* In all these countries there are courses designated to have specific
responsibilities in this area, only some of which bear the label "civics." The
goals of civic education are also addressed throughout the curriculum, the
entire school day, and the cultures of the school and classroom. Out-of-school
influences play a major role, too.
* There is a widely perceived gap between the goals for democracy expressed
in the curriculum and the reality of the society and school. Implementing
ambitious programs has been difficult, and there is concern about teacher
* Although educators often try to convey the excitement of the political
process and the importance of participation, students frequently show a general
disdain for politics. To counteract these tendencies, some countries employ
student-generated projects or encourage youth to volunteer in their communities.
* Social diversity is an area where there is tremendous concern in nearly all
of these nations, without much sense of the best direction for program
The national case studies contributed to the design of instruments for Phase
2 of the study, in which approximately 120,000 students age 14 and 17-18 from
nationally representative samples were tested during 1999. The International
Coordinating Center is at the Humboldt University of Berlin.
The instruments are not limited to the cognitive domain. It was nevertheless
a priority to build a keyable test that was strong psychometrically and
represented content that participating countries thought important. Over a
two-year period, 38 multiple choice items measuring knowledge and skills (for
14-year-olds tested in 30 countries) and 42 items for an upper secondary
population (tested in ten countries) were chosen from a pool of 140 items
matched to the expectations for learning about democratic principles and issues
cross-nationally. For both age groups there are also measures of students'
concepts of democracy and citizenship, and scales assessing attitudes, that do
not have correct answers.
Perhaps most importantly, items measuring political engagement and reported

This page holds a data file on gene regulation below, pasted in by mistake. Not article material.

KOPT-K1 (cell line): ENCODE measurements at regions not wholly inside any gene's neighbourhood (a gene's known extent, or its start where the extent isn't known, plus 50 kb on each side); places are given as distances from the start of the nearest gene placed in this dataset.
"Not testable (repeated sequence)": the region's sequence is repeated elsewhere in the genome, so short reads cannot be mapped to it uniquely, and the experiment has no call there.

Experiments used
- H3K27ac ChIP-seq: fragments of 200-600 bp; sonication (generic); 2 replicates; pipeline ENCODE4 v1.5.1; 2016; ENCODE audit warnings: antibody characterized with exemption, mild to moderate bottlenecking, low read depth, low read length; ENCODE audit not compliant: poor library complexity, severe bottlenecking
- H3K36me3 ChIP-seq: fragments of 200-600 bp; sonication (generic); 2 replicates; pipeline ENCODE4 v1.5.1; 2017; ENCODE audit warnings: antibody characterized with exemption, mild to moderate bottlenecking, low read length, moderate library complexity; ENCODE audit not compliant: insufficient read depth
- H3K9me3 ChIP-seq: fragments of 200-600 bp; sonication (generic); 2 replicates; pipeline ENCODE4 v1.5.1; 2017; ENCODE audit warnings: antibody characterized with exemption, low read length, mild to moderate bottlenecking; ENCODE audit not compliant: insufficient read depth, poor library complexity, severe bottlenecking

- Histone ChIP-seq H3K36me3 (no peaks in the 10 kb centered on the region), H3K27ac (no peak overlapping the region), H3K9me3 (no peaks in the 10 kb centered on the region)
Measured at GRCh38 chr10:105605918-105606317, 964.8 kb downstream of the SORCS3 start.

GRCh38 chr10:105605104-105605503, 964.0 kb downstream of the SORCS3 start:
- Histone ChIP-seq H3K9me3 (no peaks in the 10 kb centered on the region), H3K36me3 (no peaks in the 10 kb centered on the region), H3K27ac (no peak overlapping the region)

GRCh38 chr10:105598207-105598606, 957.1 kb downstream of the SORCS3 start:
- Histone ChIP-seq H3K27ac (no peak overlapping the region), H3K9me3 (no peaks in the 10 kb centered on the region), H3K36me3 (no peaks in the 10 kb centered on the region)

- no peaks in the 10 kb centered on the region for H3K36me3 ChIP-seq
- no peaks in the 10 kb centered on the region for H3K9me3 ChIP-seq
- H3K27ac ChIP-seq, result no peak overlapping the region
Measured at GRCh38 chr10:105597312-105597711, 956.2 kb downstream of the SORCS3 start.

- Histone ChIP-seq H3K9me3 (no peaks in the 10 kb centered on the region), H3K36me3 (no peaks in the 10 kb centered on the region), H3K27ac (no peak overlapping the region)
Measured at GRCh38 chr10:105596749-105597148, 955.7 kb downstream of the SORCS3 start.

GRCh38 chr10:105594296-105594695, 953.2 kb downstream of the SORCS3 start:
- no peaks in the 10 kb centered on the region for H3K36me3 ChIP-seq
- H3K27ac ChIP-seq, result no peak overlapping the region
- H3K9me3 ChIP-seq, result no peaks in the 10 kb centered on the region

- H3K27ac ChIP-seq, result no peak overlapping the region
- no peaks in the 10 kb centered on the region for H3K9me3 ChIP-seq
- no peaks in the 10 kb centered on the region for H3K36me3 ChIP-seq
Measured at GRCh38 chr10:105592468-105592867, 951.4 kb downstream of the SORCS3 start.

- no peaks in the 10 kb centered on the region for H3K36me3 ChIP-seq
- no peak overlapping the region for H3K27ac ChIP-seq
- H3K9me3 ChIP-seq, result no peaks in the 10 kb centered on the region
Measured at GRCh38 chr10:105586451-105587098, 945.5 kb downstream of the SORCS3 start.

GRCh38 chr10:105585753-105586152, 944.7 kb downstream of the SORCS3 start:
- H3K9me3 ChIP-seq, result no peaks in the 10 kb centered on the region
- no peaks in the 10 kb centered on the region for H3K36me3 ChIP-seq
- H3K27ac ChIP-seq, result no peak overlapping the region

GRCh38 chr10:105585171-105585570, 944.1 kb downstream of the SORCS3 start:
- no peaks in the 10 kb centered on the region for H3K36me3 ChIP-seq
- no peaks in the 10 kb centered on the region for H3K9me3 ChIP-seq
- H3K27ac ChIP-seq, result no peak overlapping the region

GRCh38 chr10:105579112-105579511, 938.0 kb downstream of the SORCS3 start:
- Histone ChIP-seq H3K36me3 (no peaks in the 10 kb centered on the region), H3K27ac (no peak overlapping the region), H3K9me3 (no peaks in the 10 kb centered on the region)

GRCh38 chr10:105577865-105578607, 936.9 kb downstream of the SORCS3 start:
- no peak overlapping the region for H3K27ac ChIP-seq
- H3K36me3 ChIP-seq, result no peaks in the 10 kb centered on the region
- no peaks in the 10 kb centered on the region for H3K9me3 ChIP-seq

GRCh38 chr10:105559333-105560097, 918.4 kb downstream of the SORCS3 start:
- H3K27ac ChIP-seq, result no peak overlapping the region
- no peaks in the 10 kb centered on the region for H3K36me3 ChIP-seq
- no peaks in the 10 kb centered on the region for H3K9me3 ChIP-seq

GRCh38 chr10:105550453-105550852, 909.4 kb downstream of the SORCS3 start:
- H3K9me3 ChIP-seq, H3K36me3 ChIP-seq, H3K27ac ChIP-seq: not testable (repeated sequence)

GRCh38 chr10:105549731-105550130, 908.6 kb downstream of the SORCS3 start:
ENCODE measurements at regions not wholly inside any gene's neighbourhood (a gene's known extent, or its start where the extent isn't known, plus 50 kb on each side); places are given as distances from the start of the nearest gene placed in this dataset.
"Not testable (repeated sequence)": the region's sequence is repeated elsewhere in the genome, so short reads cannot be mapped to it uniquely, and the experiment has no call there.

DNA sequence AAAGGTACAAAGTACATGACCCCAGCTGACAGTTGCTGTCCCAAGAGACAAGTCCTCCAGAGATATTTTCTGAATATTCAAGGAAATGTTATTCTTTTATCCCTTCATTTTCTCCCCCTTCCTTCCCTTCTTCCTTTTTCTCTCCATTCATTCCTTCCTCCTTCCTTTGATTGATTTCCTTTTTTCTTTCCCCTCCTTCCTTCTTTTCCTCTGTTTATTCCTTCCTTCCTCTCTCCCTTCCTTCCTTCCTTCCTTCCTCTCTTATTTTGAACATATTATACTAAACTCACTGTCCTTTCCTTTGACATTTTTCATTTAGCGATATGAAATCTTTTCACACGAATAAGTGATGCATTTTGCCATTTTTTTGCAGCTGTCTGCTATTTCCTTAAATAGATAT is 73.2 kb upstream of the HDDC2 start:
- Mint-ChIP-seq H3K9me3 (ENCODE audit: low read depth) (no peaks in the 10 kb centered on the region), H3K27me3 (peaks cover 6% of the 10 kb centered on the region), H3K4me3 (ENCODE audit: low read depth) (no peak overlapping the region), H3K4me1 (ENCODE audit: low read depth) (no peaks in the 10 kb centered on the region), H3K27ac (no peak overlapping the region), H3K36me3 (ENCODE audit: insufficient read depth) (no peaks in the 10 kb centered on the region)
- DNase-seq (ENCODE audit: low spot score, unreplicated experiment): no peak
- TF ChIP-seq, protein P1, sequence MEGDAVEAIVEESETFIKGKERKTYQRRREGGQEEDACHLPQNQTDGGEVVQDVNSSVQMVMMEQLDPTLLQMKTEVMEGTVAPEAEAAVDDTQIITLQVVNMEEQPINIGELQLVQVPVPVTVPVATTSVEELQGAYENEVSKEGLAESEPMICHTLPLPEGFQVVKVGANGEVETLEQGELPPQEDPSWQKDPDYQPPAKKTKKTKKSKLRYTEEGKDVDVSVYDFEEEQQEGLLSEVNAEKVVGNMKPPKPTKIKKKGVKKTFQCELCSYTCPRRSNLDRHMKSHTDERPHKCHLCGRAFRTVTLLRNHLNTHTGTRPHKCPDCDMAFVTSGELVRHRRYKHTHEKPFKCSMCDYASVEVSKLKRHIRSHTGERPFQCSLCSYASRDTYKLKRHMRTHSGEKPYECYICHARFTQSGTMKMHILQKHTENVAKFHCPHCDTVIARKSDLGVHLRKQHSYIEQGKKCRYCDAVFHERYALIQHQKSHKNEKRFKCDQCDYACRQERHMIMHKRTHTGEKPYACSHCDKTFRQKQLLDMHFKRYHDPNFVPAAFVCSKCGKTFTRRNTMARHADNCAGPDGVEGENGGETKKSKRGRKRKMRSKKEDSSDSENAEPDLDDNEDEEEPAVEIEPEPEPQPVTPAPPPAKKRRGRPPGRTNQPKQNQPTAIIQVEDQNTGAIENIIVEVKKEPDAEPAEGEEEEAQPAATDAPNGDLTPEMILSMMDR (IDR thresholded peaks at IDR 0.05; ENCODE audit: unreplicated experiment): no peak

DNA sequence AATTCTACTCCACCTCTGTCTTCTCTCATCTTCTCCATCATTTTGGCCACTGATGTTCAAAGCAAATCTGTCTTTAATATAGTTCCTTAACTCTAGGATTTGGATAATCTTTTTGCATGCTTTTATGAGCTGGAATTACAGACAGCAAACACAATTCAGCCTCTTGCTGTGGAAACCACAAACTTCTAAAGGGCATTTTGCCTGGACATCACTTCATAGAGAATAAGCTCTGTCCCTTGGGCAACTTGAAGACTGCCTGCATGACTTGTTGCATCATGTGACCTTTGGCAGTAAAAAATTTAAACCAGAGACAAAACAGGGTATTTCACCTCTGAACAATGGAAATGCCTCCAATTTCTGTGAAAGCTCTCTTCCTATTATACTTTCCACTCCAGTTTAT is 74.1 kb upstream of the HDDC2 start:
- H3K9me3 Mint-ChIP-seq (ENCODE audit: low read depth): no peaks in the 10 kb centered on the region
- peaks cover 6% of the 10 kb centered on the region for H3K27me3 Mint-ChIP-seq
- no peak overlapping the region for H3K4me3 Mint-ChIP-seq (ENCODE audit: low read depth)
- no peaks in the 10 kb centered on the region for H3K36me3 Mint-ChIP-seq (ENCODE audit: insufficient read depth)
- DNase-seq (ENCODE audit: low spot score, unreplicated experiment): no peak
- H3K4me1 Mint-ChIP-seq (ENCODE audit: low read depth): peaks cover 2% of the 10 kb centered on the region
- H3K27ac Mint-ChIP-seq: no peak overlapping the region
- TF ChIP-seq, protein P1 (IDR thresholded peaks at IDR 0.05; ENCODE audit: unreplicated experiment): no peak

behaviors -- actions and community service which the adolescent could
perform--were included. Students were asked to which organizations they belonged
and what political actions they expected to undertake as adults.
Finally, the study examines the influences of both fact-based instruction and
the climate for expressing opinions in the classroom, as well as opportunities
for participation in student government and in other organizations. In addition,
it takes account of out-of-school influences such as the family or the media
which may either reinforce or compete with what is presented in school. Teacher
and School Questionnaires were also administered.
The Phase 2 Release Report, including basic tables and comparative analysis,
will be made available to the press and the public in early 2001.
The recently enhanced interest in civic
education programs across the world has not been matched by extensive evaluation
or research. The IEA Civic Education Study, which is the collaborative work of
researchers in more than 30 countries, takes a substantial step toward filling
that gap. The initial publication of the current IEA Civic Education Study, "Civic Education across Countries: Twenty-four National Case Studies from the
IEA Civic Education Project" (622 pages), is available from IEA (Amsterdam) or
the National Council for the Social Studies (IEA's U.S. distributor). To order,
call toll-free 1-800-683-0812 (#409501). The price of a single copy is $33.
References and ERIC Resources.
The following list of resources includes references used to prepare this
Digest. The items followed by an ED number are available in microfiche and/or
paper copies from the ERIC Document Reproduction Service (EDRS). For information
about prices, contact EDRS, 7420 Fullerton Road, Suite 110, Springfield,
Virginia 22153-2852; telephone numbers are (703) 440-1400 and (800) 443-3742.
Entries followed by an EJ number, annotated monthly in CURRENT INDEX TO JOURNALS
IN EDUCATION (CIJE), are not available through EDRS. However, they can be
located in the journal section of most larger libraries by using the
bibliographic information provided, requested through Interlibrary Loan, or
ordered from commercial reprint services.
Haste, Helen, and Judith Torney-Purta, Eds. THE DEVELOPMENT OF POLITICAL
UNDERSTANDING. San Francisco: Jossey Bass, 1992.
Niemi, Richard, and Jane Junn. CIVIC EDUCATION: WHAT MAKES STUDENTS LEARN?
New Haven: Yale University Press, 1998.
Niemi, Richard, and Mary Hepburn. "The Rebirth of Political Socialization."
PERSPECTIVES ON POLITICAL SCIENCE 24 (Winter 1995): 7-16. EJ 515 395.
Patrick, John J. THE FRAMEWORK FOR THE NATIONAL ASSESSMENT OF EDUCATIONAL
PROGRESS IN CIVICS. ERIC Digest. Bloomington, IN: ERIC Clearinghouse for Social
Studies/Social Science Education, 1997. ED 410 179.
Torney, Judith and Others. CIVIC EDUCATION IN TEN COUNTRIES. New York:
Halsted Press of John Wiley, 1975. ED 132 059.
Torney-Purta, Judith, John Schwille, and Jo-Ann Amadeo. CIVIC EDUCATION
ACROSS COUNTRIES: TWENTY-FOUR NATIONAL CASE STUDIES FROM THE IEA CIVIC EDUCATION
PROJECT. Amsterdam: IEA and Washington, D.C.: National Council for the Social
Studies, 1999. ------